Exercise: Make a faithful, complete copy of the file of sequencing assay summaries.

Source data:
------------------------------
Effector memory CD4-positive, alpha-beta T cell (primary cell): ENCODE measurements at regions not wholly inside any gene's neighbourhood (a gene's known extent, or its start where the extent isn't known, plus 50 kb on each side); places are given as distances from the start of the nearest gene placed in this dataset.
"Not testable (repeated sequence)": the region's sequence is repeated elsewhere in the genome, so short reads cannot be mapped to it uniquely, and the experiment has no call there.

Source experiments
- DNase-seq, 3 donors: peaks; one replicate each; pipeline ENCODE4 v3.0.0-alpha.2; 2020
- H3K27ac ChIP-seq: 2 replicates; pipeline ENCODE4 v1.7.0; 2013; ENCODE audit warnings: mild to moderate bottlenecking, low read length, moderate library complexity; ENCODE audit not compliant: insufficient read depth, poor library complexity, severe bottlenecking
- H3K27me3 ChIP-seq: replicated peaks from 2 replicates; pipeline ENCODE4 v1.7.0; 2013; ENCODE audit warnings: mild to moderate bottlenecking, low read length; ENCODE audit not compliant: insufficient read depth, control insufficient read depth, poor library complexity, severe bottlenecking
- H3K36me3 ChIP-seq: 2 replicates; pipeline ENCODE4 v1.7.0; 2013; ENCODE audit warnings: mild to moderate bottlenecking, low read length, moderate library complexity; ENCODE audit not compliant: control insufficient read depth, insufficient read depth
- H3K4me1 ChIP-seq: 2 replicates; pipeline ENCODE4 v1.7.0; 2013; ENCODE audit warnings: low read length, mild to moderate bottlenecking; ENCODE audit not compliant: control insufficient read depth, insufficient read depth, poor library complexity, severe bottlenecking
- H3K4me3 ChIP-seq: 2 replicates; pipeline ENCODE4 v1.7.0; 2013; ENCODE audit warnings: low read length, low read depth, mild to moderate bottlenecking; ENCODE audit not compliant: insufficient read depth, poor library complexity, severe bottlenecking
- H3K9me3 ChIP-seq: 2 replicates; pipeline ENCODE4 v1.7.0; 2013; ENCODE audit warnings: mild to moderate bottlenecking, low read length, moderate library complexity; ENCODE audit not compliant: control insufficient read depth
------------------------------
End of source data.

Effector memory CD4-positive, alpha-beta T cell (primary cell): ENCODE measurements at regions not wholly inside any gene's neighbourhood (a gene's known extent, or its start where the extent isn't known, plus 50 kb on each side); places are given as distances from the start of the nearest gene placed in this dataset.
"Not testable (repeated sequence)": the region's sequence is repeated elsewhere in the genome, so short reads cannot be mapped to it uniquely, and the experiment has no call there.

Source experiments
- DNase-seq, 3 donors: peaks; one replicate each; pipeline ENCODE4 v3.0.0-alpha.2; 2020
- H3K27ac ChIP-seq: 2 replicates; pipeline ENCODE4 v1.7.0; 2013; ENCODE audit warnings: mild to moderate bottlenecking, low read length, moderate library complexity; ENCODE audit not compliant: insufficient read depth, poor library complexity, severe bottlenecking
- H3K27me3 ChIP-seq: replicated peaks from 2 replicates; pipeline ENCODE4 v1.7.0; 2013; ENCODE audit warnings: mild to moderate bottlenecking, low read length; ENCODE audit not compliant: insufficient read depth, control insufficient read depth, poor library complexity, severe bottlenecking
- H3K36me3 ChIP-seq: 2 replicates; pipeline ENCODE4 v1.7.0; 2013; ENCODE audit warnings: mild to moderate bottlenecking, low read length, moderate library complexity; ENCODE audit not compliant: control insufficient read depth, insufficient read depth
- H3K4me1 ChIP-seq: 2 replicates; pipeline ENCODE4 v1.7.0; 2013; ENCODE audit warnings: low read length, mild to moderate bottlenecking; ENCODE audit not compliant: control insufficient read depth, insufficient read depth, poor library complexity, severe bottlenecking
- H3K4me3 ChIP-seq: 2 replicates; pipeline ENCODE4 v1.7.0; 2013; ENCODE audit warnings: low read length, low read depth, mild to moderate bottlenecking; ENCODE audit not compliant: insufficient read depth, poor library complexity, severe bottlenecking
- H3K9me3 ChIP-seq: 2 replicates; pipeline ENCODE4 v1.7.0; 2013; ENCODE audit warnings: mild to moderate bottlenecking, low read length, moderate library complexity; ENCODE audit not compliant: control insufficient read depth